“sun drying effect This makes the pimples visibly disappear, and in defense of the attack, the skin starts producing sebum, which thickens and clogs the pores. When the sun’s antibacterial and drying effects stop working (i.e. when you leave the beach for the city) The skin begins to respond by releasing the clogged pores. This release leads to the exposure of sebum, resulting in what we call a “post-summer acne breakout”. ” Mar Mira and Sofia Ruiz del Cotto.
Tips for controlling acne breakouts
+ Cleanse skin daily before and after the beach or pool Removes traces of chlorine, sea salt and sunscreen.
+ It’s not just basic Moisturize your skin daily with the right moisturizing cosmetics. Ideally, use light, non-comedogenic makeup and apply makeup with SPF 50 daily to avoid post-inflammatory hyperpigmentation.
+ After the holidays, Serum or Lotion Containing BHA Daily (beta hydroxy acids such as salicylic acid), American Heart Association (alpha hydroxy acids such as glycolic acid) and Retinoids Promotes the renewal of the stratum corneum.
+ If residual pigmented lesions remain after pimple disappears, we recommend Depigmenting Makeup with Azelaic Acid or Niacinamidehas depigmentation and soothing properties.
The 3 Biggest Mistakes You Make When You Get Acne
- Beware of astringent cosmetics! Acne-prone skin needs moisturizing. In fact, if you become dehydrated, the barrier function changes in favor of injury. This is perhaps the hardest thing for patients, especially teens, to understand that moisturizers make breakouts multiply, but that’s not the case.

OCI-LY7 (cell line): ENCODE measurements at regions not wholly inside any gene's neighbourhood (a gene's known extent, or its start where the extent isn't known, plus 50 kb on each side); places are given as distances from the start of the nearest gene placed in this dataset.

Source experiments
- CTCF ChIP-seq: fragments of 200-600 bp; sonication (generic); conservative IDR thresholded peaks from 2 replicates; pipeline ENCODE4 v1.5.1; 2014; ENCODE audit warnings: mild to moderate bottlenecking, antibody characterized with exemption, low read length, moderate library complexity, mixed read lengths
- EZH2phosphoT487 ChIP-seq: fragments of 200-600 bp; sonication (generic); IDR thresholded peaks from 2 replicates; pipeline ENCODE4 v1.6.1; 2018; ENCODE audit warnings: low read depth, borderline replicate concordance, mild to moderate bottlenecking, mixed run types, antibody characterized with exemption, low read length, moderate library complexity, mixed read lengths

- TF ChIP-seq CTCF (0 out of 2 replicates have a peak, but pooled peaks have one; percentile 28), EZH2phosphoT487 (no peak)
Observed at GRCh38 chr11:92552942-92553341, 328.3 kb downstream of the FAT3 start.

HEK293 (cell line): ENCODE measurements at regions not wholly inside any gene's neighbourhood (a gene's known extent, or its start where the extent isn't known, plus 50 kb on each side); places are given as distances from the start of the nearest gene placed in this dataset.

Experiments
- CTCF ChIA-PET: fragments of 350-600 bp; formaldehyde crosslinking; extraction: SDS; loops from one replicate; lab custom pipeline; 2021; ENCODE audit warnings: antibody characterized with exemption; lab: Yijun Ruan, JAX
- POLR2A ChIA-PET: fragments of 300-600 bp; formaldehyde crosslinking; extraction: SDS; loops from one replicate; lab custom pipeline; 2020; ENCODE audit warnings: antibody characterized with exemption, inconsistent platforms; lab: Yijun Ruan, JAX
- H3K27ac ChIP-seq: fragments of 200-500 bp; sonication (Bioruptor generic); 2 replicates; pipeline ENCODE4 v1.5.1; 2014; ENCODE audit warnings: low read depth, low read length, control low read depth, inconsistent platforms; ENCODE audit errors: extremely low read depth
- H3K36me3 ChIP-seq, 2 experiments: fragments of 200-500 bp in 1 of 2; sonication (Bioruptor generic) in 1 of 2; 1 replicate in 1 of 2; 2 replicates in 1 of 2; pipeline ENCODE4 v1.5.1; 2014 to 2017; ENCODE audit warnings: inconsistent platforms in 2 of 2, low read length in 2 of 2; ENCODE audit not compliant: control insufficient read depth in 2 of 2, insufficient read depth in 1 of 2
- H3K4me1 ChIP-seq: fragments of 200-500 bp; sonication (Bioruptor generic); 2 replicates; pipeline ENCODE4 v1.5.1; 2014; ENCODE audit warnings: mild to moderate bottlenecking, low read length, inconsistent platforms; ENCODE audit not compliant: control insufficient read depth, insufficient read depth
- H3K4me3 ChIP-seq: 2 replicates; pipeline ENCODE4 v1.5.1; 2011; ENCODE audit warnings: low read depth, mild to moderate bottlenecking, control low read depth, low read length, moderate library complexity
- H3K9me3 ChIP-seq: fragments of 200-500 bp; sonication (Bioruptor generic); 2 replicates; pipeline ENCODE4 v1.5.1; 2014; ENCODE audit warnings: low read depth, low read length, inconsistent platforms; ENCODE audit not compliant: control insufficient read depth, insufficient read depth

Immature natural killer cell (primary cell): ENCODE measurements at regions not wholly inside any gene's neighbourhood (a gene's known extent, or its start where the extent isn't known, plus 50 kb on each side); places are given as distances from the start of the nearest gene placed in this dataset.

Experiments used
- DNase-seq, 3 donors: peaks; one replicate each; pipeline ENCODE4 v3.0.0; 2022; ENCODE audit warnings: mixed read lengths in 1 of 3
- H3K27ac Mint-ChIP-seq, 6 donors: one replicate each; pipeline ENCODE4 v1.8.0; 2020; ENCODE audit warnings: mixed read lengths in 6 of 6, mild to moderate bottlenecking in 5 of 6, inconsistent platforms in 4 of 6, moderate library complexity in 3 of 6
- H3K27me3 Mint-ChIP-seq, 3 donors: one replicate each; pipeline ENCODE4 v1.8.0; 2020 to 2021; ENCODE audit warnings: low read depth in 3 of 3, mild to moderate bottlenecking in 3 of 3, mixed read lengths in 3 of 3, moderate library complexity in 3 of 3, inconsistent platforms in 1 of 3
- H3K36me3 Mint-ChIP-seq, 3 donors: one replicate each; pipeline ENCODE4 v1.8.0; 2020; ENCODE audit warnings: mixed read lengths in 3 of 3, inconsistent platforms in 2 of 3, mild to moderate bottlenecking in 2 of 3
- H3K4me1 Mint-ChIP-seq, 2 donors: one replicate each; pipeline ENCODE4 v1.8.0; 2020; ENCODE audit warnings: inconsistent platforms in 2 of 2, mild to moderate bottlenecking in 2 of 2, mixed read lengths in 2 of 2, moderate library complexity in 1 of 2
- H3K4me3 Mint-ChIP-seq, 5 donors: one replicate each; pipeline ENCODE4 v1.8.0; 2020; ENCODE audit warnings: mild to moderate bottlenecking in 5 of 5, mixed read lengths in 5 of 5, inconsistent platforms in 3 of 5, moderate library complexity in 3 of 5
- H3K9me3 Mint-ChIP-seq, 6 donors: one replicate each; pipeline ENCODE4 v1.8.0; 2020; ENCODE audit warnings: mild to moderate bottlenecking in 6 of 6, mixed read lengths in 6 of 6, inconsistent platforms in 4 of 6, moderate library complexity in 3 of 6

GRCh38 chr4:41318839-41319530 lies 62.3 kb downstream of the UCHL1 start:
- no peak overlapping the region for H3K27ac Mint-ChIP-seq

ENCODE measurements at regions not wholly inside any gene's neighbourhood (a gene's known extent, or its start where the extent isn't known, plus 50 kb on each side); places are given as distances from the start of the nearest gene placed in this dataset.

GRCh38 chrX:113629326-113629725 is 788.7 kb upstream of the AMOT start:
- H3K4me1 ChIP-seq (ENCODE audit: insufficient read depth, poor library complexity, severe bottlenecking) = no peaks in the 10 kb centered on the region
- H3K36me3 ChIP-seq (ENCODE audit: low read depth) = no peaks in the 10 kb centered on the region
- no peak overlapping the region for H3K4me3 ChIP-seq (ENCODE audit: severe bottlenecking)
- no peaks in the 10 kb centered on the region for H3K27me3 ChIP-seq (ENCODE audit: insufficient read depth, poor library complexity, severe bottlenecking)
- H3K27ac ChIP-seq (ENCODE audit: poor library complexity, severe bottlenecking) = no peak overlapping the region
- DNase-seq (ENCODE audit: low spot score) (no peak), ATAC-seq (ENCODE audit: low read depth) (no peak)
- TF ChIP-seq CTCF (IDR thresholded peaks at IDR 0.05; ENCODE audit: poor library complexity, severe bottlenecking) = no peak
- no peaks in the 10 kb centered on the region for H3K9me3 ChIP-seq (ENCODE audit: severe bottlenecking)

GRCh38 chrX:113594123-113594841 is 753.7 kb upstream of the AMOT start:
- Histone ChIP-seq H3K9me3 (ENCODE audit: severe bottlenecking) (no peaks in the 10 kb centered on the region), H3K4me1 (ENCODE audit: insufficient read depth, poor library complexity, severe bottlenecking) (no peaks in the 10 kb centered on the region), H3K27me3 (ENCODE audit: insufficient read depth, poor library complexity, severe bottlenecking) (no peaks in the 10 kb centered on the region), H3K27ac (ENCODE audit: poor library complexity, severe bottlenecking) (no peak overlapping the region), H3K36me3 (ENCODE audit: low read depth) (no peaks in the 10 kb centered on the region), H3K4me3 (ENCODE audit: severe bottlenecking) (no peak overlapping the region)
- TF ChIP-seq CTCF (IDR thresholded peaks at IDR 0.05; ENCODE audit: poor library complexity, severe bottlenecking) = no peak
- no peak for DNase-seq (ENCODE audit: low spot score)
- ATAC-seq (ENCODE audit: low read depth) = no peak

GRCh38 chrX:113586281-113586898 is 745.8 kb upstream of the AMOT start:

- Don’t use a scrub or cosmetic exfoliating gadget to exfoliate your skin every day. Exfoliation should be done 1 to 2 times a week and remember: we should never exfoliate active inflammatory lesions or pus-filled pimples as this may enlarge or perpetuate the lesions.
- Do not touch the grain. You’d love to have hyperpigmentation or scarring if you manipulate them. In the face of painful and deep lesions, don’t move around, just apply the cosmetics prescribed by the doctor and wait.
Medications that help with acne
+ topical medicines: Keratolytics to prevent the formation of keratin plugs at the hair follicle exit; antibiotics to reduce bacterial counts; retinoids to regulate glandular secretions, glycolic acid as a keratolytic and sebum regulator (with/without salicylic acid ).
+ Oral route: Oral antibiotics, hormone therapy, and/or oral tretinoin.
+ peel: Use various substances that have anti-inflammatory keratolytic properties and are designed to control bacterial counts. The most common are alpha and beta hydroxy acids (such as glycolic acid and salicylic acid). If there are scars or marks, a TCA (trichloroacetic acid) peel can be done for a deeper effect.
+ IPL (Intense Pulse Light): It is used as a supplement to traditional treatments (medications and peels) to reduce inflammatory lesions and bacterial counts in moderate or mild acne.
+ RF: Electromagnetic waves have shown tremendous efficacy in regulating the size and secretion of the sebaceous glands, making them an excellent addition to classic anti-acne treatments.